As Counts 1 and 6 are interdependent, the appropriate remedy under 28 U.S.C. § 2255 requires that the court resentence Painter on both the § 841(a)(1) and § 922(g) convictions.

         V.

         As previously noted, Painter and the government have agreed that Painter should be resentenced to a total term of 139 months, consisting of 79 months on Counts 1 and 6, to run concurrently, and 60 months on Count 4, to run consecutively. This 79-month figure is derived as follows. Painter was held accountable for 499 grams of methamphetamine, which is now an offense level 28. U.S.S.G. § 2D1.1(c)(6). Subtracting three points for acceptance of responsibility yields a total offense level of 25. Application of Painter's criminal history category of VI results in a guideline range of 110-137 months. Painter's prior sentence was reduced for substantial assistance from a guideline range of 188-235 months to 135 months. Applying a commensurate reduction to Painter's new guideline range results in a reduced sentence for Counts 1 and 6 of 79 months. Painter's consecutive sentence of 60 months for Count 4 remains unchanged.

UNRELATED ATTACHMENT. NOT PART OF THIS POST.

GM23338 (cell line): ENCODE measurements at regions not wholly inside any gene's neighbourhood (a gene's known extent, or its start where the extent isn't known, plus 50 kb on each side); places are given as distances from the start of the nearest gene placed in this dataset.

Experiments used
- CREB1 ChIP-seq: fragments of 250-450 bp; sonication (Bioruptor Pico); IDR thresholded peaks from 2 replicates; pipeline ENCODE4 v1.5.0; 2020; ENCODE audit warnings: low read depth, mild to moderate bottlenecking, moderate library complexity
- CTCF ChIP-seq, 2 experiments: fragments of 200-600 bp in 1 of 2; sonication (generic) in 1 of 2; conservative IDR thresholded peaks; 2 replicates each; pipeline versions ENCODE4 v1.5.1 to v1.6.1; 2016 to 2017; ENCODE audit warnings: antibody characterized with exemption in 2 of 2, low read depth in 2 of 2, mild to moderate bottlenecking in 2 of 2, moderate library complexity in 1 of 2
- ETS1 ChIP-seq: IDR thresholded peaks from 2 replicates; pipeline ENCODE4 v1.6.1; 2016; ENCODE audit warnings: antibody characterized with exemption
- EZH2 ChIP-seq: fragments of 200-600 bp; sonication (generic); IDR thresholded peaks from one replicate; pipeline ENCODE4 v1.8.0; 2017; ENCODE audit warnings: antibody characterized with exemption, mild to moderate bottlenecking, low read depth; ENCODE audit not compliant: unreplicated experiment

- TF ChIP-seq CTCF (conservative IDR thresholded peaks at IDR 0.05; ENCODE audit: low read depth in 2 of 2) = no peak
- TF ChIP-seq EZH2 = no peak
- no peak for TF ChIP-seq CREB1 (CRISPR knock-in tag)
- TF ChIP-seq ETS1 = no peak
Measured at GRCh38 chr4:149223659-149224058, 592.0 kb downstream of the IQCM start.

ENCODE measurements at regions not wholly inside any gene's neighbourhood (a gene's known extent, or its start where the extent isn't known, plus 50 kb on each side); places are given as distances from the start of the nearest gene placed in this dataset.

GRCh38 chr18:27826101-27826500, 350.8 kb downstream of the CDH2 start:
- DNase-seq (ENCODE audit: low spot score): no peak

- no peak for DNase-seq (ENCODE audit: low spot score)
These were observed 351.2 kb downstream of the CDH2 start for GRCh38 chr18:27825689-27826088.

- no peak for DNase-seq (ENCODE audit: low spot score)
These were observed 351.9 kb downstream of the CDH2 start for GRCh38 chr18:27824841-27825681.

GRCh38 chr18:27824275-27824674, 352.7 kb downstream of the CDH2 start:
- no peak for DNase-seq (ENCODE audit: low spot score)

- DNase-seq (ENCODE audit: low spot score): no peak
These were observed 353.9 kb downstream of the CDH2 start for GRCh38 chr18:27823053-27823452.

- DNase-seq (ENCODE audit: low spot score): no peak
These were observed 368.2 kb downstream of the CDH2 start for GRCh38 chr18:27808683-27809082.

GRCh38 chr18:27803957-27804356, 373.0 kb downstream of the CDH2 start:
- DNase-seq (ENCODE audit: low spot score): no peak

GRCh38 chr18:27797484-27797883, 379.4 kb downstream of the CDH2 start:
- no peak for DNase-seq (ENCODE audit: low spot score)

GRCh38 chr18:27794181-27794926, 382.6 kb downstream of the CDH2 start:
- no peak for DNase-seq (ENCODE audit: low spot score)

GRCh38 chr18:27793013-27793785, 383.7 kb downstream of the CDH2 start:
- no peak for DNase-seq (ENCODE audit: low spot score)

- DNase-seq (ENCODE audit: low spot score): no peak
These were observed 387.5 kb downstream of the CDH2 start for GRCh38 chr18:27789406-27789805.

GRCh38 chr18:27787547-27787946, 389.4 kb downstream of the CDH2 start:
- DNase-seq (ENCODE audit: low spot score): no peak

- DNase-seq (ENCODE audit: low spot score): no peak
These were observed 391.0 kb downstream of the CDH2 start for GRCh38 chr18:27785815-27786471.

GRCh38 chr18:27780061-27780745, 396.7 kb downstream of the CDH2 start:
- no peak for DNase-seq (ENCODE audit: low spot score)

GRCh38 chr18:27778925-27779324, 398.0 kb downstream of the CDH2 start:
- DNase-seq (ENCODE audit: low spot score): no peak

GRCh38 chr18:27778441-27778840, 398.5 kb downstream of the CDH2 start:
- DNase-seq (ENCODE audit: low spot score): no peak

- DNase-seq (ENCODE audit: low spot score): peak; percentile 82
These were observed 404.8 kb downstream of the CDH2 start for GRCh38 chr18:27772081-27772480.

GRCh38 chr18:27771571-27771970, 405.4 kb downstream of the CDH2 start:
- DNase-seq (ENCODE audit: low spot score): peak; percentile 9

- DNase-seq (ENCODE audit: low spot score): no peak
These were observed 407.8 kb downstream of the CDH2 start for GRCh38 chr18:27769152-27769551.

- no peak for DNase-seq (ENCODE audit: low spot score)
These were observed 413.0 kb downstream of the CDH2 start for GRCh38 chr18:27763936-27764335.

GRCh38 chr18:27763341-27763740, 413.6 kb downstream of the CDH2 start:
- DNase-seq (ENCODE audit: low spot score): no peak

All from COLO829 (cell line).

VI.

         Accordingly, the court will GRANT Painter's 28 U.S.C. § 2255 motion (ECF No. 199) and resentence him to a total period of incarceration of 139 months, comprised of 79 months on Count 1 and 79 months on Count 6 to run concurrently, and 60 months on Count 4 to run consecutively. The court finds the 139-month sentence proposed by the parties is sufficient, but not greater than necessary, and accounts for the sentencing factors the court must consider pursuant to 18 U.S.C. § 3553(a).